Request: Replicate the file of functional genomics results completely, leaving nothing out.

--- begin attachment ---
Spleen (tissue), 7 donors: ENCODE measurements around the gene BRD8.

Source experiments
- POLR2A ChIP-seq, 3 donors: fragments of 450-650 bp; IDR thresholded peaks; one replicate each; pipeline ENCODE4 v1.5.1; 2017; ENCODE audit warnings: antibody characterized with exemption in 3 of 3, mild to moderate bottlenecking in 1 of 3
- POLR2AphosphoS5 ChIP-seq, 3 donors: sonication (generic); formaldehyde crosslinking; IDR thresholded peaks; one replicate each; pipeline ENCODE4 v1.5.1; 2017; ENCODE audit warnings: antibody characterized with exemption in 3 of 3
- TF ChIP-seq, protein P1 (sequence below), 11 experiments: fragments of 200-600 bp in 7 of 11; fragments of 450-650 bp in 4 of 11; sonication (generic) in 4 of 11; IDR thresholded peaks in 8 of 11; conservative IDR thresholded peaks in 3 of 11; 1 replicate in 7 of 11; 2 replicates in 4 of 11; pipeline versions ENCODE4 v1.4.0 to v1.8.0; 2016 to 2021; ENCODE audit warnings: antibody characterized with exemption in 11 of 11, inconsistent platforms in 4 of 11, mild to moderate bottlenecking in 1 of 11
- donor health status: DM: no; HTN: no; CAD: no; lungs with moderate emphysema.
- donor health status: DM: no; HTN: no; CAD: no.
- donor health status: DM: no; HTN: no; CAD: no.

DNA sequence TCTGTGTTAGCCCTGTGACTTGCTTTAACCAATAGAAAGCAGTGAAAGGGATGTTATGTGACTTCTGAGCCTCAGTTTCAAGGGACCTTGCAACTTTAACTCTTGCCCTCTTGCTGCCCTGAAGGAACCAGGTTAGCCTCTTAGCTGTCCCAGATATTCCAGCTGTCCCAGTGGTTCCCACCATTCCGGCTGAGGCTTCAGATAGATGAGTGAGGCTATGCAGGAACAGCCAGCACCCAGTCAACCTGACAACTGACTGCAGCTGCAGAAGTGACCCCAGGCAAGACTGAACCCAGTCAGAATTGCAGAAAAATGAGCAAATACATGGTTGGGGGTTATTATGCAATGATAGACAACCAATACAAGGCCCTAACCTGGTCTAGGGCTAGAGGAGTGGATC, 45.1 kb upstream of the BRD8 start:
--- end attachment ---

Spleen (tissue), 7 donors: ENCODE measurements around the gene BRD8.

Source experiments
- POLR2A ChIP-seq, 3 donors: fragments of 450-650 bp; IDR thresholded peaks; one replicate each; pipeline ENCODE4 v1.5.1; 2017; ENCODE audit warnings: antibody characterized with exemption in 3 of 3, mild to moderate bottlenecking in 1 of 3
- POLR2AphosphoS5 ChIP-seq, 3 donors: sonication (generic); formaldehyde crosslinking; IDR thresholded peaks; one replicate each; pipeline ENCODE4 v1.5.1; 2017; ENCODE audit warnings: antibody characterized with exemption in 3 of 3
- TF ChIP-seq, protein P1 (sequence below), 11 experiments: fragments of 200-600 bp in 7 of 11; fragments of 450-650 bp in 4 of 11; sonication (generic) in 4 of 11; IDR thresholded peaks in 8 of 11; conservative IDR thresholded peaks in 3 of 11; 1 replicate in 7 of 11; 2 replicates in 4 of 11; pipeline versions ENCODE4 v1.4.0 to v1.8.0; 2016 to 2021; ENCODE audit warnings: antibody characterized with exemption in 11 of 11, inconsistent platforms in 4 of 11, mild to moderate bottlenecking in 1 of 11
- donor health status: DM: no; HTN: no; CAD: no; lungs with moderate emphysema.
- donor health status: DM: no; HTN: no; CAD: no.
- donor health status: DM: no; HTN: no; CAD: no.

DNA sequence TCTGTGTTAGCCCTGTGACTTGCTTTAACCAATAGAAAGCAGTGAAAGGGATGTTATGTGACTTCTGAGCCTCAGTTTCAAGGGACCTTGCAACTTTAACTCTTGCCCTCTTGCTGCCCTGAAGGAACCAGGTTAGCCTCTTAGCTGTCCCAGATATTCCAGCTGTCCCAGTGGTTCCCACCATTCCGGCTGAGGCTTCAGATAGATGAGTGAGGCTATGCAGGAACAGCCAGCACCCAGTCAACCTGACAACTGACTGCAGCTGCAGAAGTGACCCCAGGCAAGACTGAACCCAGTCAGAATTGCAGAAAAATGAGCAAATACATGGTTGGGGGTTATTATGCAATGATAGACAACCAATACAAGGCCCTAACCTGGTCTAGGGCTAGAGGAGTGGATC, 45.1 kb upstream of the BRD8 start: